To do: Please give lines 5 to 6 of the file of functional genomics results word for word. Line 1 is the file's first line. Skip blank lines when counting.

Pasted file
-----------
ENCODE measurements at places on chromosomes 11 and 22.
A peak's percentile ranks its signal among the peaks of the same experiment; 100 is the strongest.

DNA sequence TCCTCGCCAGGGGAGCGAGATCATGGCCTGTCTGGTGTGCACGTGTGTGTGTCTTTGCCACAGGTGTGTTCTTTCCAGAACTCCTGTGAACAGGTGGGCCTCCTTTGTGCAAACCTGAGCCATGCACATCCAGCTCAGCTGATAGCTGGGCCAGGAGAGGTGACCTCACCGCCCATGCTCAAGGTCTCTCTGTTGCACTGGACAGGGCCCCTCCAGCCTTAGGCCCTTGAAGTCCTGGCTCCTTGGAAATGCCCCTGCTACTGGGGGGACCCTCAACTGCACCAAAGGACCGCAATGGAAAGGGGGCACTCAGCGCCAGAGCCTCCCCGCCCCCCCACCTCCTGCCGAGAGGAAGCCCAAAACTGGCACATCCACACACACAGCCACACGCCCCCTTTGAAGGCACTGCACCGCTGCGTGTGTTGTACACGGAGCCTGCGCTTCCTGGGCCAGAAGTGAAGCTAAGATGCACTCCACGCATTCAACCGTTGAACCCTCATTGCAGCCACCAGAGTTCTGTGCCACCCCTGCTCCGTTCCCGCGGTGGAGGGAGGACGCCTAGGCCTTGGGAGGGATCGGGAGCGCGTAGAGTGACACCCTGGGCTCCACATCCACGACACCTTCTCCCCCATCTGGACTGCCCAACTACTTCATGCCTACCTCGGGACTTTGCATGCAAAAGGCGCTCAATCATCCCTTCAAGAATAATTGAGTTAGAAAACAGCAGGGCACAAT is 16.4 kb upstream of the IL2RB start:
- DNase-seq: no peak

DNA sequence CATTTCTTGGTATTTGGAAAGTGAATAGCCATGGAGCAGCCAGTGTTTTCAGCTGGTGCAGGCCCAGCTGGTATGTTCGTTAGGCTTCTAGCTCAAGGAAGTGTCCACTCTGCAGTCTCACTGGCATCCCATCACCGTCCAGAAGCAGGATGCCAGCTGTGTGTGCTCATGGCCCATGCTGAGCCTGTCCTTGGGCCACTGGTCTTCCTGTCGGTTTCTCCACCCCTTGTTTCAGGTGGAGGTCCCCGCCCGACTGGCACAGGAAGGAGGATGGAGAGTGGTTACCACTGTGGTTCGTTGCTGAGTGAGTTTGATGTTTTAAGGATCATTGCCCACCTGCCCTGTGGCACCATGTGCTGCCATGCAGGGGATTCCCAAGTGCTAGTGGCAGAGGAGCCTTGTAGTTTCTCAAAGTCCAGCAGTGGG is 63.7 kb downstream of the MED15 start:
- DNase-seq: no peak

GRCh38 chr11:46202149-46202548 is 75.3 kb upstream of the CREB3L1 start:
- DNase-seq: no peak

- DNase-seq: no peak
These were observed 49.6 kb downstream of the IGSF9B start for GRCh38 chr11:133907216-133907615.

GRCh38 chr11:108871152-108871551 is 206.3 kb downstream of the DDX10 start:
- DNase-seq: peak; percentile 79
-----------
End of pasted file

DNA sequence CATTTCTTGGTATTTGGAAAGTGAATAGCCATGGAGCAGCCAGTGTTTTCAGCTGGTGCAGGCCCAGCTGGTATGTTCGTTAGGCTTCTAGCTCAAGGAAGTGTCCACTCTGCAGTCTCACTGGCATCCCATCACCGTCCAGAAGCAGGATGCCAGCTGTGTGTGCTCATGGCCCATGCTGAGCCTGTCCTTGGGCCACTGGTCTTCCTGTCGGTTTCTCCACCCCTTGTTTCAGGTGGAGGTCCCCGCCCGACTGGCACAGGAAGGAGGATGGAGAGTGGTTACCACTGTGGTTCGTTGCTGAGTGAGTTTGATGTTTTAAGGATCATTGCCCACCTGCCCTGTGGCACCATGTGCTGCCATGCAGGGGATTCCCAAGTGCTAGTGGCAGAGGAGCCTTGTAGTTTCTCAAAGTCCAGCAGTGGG is 63.7 kb downstream of the MED15 start:
- DNase-seq: no peak